Re: [Discuss-sudbury-model] Encouragment.

From: Todd Pratum <>
Date: Mon Apr 4 18:26:01 2005
Dear Alan, you wrote "I think I fall a bit outside of what is practiced at SVS itself. They tend to be pretty strict constructionists in this area..."  What do you mean by constructionists?  This is not a term used in philosophy, psychology, or education. 

The reason I am wondering is because I am looking for any historical background to this idea of not encouraging kids in anyway.  Of course the idea has appeared at times in the past with individual discoveries, but as far as I can find it has never been codified, defined, or discussed at length in academic or cultural institutions.

And by extension, does this mean that Sudbury holds no educational thinkers or education systems in high regard?

I'd also like to thank you for your previous posts, I found them, of all the postings, the most clearly stated and the most to the point of what I am asking about and for that I am grateful.
 Thank you!  Todd Pratum.

Alan Klein wrote:

I co-founded and taught at The Highland School, which is also a democratic school, but which we started in 1981 before we found out about SVS. We had the same reaction you did in 1985 when we discovered SVS!


I think I fall a bit outside of what is practiced at SVS itself. They tend to be pretty strict constructionists in this area. My preference is to err on the side of caution, make sure that my relationship with the particular kid is sound, that the particular kid is not likely to be still caught up with authority issues, that I am as clear as possible about my own motivation in any encouragement I offer, and that I frame it as a clear offer and not as an expectation or anything approaching a command. I want the kids to know who I am and where I stand on things. I want them to have the freedom to accept or reject my offers, as would anyone with whom I interact.


~Alan Klein


-----Original Message-----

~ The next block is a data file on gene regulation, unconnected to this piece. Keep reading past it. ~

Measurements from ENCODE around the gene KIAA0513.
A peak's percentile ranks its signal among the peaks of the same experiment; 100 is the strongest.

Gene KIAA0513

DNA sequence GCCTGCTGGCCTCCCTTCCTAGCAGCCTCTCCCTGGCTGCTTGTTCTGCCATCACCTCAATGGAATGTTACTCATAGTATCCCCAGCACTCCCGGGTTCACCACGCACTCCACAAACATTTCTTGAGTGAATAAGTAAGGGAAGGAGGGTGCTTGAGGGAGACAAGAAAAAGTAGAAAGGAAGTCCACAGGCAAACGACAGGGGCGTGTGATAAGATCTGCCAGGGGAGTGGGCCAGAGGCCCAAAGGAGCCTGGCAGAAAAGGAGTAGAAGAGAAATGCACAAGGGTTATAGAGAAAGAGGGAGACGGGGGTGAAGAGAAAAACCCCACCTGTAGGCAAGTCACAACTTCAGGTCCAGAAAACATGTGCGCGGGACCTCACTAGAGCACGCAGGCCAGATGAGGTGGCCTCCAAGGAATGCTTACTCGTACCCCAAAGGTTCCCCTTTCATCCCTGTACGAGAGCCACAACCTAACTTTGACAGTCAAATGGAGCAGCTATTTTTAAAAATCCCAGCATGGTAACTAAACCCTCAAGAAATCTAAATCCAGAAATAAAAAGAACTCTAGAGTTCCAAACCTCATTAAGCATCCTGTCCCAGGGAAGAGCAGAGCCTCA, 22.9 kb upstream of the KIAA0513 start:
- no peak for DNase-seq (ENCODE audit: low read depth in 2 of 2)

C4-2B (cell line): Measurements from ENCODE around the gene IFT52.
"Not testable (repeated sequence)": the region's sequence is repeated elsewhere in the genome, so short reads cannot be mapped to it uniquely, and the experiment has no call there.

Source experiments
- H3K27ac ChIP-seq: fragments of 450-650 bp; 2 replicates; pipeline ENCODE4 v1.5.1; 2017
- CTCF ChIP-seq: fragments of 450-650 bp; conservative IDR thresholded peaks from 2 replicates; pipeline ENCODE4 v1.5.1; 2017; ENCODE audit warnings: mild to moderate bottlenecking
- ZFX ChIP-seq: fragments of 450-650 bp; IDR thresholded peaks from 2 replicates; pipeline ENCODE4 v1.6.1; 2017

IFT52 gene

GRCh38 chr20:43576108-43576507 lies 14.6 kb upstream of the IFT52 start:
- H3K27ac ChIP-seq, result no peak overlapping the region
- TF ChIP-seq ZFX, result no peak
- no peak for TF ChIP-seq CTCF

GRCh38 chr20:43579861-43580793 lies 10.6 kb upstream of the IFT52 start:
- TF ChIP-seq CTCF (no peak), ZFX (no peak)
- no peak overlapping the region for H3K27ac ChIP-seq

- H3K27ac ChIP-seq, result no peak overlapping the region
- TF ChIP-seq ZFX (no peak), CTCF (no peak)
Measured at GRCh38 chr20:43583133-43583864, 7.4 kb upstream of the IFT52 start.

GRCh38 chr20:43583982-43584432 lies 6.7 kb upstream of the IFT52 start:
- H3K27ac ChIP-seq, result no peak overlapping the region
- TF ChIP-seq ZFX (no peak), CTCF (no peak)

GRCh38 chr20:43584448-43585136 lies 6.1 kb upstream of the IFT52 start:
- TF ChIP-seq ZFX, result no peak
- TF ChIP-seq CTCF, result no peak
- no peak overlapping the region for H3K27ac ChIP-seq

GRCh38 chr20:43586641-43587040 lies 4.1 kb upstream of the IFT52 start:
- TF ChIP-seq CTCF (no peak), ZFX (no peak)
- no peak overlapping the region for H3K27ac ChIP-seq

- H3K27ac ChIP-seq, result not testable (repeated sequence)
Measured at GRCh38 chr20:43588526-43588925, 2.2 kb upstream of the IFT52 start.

From: [] On Behalf Of Todd Pratum
Sent: Sunday, April 03, 2005 4:07 PM
Subject: [Discuss-sudbury-model] Encouragment.


After 20+ years of studying educational theory, Holt, Steiner, Neill, Montessori, Dewey et al, I am about to start a small school in Berkeley California,  housed inside my 12,000 library.  I have read many Sudbury books and I am deeply grateful for what I have learned about democratic education from them, and education in general.  I have bought many copies of Sudbury books that I have given away to people and I continue to do this to this day (I particularly like giving away copies of Education in America by Daniel Greenberg, those short little essays are so cogent and clear!).  I've always known from the beginning that you must trust the child's and their particular learning process, no matter how different or even counterproductive it may seem, and when I first learned of the Sudbury model (about 15 years ago) I was thrilled to find compatriots in arms! 

Recently however I have learned from a person who knows Daniel Greenberg and the other core faculty in Massachusetts, and has observed them in action many times, something that I don't really understand.  According to this person, at Sudbury you are not allowed to encourage a child to do anything, ever, (safety and health excepted).  For example, as I understand it, you are not allowed to encourage a child to study one thing over another, or do one thing over another, but always let the child decide without any influence from the staff whatsoever, even if you think you may have some inside knowledge about the child and that that inside knowledge of yours could help the child. I realize that the idea that adults know better than children has been at the root of so much pedagogical abuse, but I did not know, if true, that there is no encouragement allowed at all.  Is this true?  If so, then I would like to know if this idea has been explained in writing any
where?  I would like to hear from seasoned Sudbury people especially.  Thank you very much.
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Received on Mon Apr 04 2005 - 18:25:30 EDT

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